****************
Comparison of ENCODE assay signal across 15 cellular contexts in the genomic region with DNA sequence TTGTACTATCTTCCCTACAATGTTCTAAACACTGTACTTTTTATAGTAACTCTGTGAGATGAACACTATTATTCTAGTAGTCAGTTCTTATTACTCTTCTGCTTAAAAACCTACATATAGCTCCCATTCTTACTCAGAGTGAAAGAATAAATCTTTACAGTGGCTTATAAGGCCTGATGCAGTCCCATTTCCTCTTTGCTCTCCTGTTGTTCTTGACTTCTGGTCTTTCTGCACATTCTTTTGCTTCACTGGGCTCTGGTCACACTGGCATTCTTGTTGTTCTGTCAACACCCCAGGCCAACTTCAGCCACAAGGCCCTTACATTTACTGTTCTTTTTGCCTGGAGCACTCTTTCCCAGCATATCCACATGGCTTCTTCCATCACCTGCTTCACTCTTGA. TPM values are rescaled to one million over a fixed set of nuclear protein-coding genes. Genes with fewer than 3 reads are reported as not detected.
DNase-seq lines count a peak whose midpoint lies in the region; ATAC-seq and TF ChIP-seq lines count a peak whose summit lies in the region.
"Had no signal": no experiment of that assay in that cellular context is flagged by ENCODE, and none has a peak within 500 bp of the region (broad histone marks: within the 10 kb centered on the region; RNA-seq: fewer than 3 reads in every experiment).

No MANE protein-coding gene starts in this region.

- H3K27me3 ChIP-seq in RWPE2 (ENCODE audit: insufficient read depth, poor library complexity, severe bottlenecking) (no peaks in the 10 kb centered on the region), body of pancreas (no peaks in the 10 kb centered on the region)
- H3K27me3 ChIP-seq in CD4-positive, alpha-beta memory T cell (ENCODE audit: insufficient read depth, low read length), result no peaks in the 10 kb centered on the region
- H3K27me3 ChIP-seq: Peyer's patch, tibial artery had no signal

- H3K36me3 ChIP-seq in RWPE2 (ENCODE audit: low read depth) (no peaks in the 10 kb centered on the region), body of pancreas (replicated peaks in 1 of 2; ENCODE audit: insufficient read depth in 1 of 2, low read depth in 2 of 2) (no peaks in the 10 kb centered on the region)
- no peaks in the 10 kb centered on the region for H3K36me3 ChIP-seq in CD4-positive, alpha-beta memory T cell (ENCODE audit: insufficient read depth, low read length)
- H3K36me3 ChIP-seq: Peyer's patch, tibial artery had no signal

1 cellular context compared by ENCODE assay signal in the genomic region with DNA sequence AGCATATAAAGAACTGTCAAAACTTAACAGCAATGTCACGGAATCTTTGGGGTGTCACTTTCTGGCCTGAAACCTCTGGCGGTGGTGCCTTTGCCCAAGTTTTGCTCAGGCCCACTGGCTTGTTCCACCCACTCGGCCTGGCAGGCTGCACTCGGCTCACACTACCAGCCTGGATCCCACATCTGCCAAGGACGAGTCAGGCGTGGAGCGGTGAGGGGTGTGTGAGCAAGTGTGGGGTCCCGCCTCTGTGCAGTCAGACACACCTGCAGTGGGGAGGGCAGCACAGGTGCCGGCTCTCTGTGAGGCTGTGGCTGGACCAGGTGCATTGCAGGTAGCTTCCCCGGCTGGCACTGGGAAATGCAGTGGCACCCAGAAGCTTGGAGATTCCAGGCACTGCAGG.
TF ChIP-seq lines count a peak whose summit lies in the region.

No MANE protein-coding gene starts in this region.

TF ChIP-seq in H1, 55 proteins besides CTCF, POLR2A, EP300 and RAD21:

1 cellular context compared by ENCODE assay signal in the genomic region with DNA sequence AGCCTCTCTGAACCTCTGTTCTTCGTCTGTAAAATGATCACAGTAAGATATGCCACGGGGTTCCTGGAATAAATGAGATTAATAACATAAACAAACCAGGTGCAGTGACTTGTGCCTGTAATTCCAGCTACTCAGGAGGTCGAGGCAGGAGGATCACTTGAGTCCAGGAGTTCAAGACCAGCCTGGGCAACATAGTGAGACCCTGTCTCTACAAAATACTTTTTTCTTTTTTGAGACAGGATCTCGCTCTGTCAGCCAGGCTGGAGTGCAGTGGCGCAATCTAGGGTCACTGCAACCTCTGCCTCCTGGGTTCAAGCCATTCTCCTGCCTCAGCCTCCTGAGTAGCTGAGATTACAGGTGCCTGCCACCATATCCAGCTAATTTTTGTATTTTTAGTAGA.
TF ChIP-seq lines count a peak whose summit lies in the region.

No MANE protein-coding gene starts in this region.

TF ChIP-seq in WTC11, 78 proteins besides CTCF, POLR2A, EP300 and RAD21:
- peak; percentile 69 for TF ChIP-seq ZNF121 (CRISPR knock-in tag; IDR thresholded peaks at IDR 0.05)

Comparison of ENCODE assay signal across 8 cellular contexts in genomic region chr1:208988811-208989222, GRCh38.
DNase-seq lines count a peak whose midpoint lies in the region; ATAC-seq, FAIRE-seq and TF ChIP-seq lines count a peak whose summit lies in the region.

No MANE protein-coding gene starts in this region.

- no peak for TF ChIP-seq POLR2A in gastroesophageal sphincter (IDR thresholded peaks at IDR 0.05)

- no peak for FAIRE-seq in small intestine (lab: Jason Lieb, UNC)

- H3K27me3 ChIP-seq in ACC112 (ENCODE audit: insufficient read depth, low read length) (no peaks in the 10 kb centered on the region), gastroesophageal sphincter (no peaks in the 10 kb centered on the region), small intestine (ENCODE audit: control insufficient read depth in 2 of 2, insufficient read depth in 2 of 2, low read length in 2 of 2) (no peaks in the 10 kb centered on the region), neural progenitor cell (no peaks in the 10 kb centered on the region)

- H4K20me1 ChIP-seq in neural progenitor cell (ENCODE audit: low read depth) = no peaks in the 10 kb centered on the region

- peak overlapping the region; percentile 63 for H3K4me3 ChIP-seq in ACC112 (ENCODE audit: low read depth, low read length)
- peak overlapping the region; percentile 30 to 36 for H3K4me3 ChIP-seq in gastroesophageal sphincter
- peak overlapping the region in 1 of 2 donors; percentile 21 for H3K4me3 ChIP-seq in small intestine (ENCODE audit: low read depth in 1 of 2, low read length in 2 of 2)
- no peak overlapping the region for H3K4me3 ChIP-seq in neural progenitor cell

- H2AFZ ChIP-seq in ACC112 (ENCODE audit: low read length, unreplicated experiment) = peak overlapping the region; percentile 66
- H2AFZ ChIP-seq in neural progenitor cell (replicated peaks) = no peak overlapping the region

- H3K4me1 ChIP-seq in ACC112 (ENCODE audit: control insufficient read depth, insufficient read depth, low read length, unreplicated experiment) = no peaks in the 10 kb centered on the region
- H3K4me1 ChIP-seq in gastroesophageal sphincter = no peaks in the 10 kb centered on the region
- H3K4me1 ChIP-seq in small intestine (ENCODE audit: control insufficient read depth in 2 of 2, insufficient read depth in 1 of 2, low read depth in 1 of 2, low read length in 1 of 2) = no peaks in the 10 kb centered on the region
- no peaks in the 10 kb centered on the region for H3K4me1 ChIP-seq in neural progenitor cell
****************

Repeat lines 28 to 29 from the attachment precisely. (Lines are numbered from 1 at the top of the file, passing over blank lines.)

- peak overlapping the region; percentile 30 to 36 for H3K4me3 ChIP-seq in gastroesophageal sphincter
- peak overlapping the region in 1 of 2 donors; percentile 21 for H3K4me3 ChIP-seq in small intestine (ENCODE audit: low read depth in 1 of 2, low read length in 2 of 2)